Jonathan Schell, who ended his Nation magazine
column, "Letter From Ground Zero," last
February, now takes up "The Crisis of the Republic" in what will be a series
of periodic, longer essays appearing in the Nation under that rubric.
For all its wealth, its power, its dreams of military domination over the last
half-century-plus, the United States, Schell argues in this introduction to
his new series, has misunderstood the nature of power in our time and so has
become "the fool of history." Our tale, as he tells it, is not one of imperial
success followed by crisis, but of a deep and abiding kind of failure; nor is
it a tale of a successful empire now in crisis, but of a failed empire now in
a state of disarray.
In his seminal book, The
Unconquerable World, he suggested just why this was so by tracing the
way, from the late 18th century on, the globe experienced an ever upward ratcheting
of the means of destruction and of the imperial violence that went with it until,
with the coming of nuclear weapons, we reached beyond the limits of power, even
of the planet itself. At the same time, what also ratcheted ever upward was
a kind of "people power," deeply connected to the idea of national sovereignty
and independence, that simply would not (and still will not) give way. It is
in this context that the United States is "too late for empire."
Thanks to the kindness of the editors of the Nation
magazine TomDispatch posts this important essay. Tom
Too Late for Empire
by Jonathan Schell
[This article, which will appear in the August 14/21 issue of The
Nation, is posted here with the kind permission of the editors of that
Anyone who wants to write about the constitutional crisis unfolding
in the United States today faces a peculiar problem at the outset. There is
a large body of observations that at one and the same time have been made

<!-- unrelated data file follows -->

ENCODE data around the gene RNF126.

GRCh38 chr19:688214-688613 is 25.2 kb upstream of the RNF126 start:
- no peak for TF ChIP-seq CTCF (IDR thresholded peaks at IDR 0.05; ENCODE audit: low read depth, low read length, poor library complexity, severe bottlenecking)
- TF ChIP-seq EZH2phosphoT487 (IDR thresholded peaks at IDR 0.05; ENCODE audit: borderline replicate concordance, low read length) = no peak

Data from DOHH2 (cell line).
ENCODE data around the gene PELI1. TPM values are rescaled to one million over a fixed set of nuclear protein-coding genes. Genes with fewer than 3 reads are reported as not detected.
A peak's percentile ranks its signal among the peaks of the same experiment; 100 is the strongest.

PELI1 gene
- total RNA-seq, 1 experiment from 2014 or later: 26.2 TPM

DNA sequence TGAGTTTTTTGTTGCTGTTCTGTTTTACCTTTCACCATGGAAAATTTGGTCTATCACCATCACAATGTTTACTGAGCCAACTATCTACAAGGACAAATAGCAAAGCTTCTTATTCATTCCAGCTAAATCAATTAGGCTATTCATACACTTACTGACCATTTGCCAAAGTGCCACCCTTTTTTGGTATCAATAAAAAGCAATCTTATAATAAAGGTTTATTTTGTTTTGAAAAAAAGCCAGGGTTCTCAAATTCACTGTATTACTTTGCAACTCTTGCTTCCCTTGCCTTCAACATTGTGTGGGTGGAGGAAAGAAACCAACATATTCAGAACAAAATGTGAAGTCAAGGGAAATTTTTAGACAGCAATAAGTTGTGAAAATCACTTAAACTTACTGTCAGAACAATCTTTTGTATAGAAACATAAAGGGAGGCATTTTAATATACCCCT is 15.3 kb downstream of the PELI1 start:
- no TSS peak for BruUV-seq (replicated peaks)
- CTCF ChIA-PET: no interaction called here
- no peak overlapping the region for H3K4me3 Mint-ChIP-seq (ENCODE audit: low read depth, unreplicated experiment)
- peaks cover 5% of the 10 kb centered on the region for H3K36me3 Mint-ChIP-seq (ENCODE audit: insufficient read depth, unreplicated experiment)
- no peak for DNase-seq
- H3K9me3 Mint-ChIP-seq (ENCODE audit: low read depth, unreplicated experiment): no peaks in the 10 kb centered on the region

too often and yet not often enough – too often because they have been repeated
to the point of tedium for a minority ready to listen but not often enough
because the general public has yet to consider them seriously enough. The
problem for a self-respecting writer is that the act of writing almost in
its nature promises something new. Repetition is not really writing but propaganda
– not illumination for the mind but a mental beating. Here are some examples
of the sort of observations I have in mind, at once over-familiar and unheard:
President George W. Bush sent American troops into Iraq to find
weapons of mass destruction, but they weren't there.
He said that Saddam Hussein's regime had given help to al-Qaeda, but it had
He therefore took the nation to war on the basis of falsehoods.
His administration says that the torture at Abu Ghraib and elsewhere
has been the work of a few bad apples in the military, whereas in fact abuses
were sanctioned at the highest levels of the executive branch in secret memos.
His administration lambastes leakers, but its own officials illegally
leaked the name of a CIA operative, Valerie Plame, in order to politically
discredit her husband.
He flatly stated to the public that all wiretaps of Americans were
ordered pursuant to court warrants, whereas in fact he was authorizing and
repeatedly reauthorizing warrantless wiretaps.
These wiretaps violated a specific law of Congress forbidding them.
His administration has asserted a right to imprison Americans as well as foreigners
indefinitely without the habeas corpus hearings required by law.
Wars of aggression, torture, domestic spying, and arbitrary arrest are the
hallmarks of dictatorship, yet Congress, run by the president's party, has refused
to conduct full investigations into either the false WMD claims, or the abuses
and torture, or the warrantless wiretaps, or the imprisonment without habeas
When Congress passed a bill forbidding torture and the president signed it,
he added a "signing statement" implying a right to disregard its provisions
when they conflicted with his interpretation of his powers.
The president's secret legal memos justifying the abuses and torture are based
on a conception of the powers of the executive that gives him carte blanche
to disregard specific statutes as well as international law in the exercise
of self-granted powers to the commander in chief nowhere mentioned in the Constitution.
If accepted, these claims would fundamentally alter the structure of the American
government, upsetting the system of checks and balances and nullifying fundamental
liberties, including Fourth Amendment guarantees against unreasonable searches
and seizures and guarantees of due process. As such, they embody apparent failures
of the president to carry out his oath to "preserve, protect, and defend the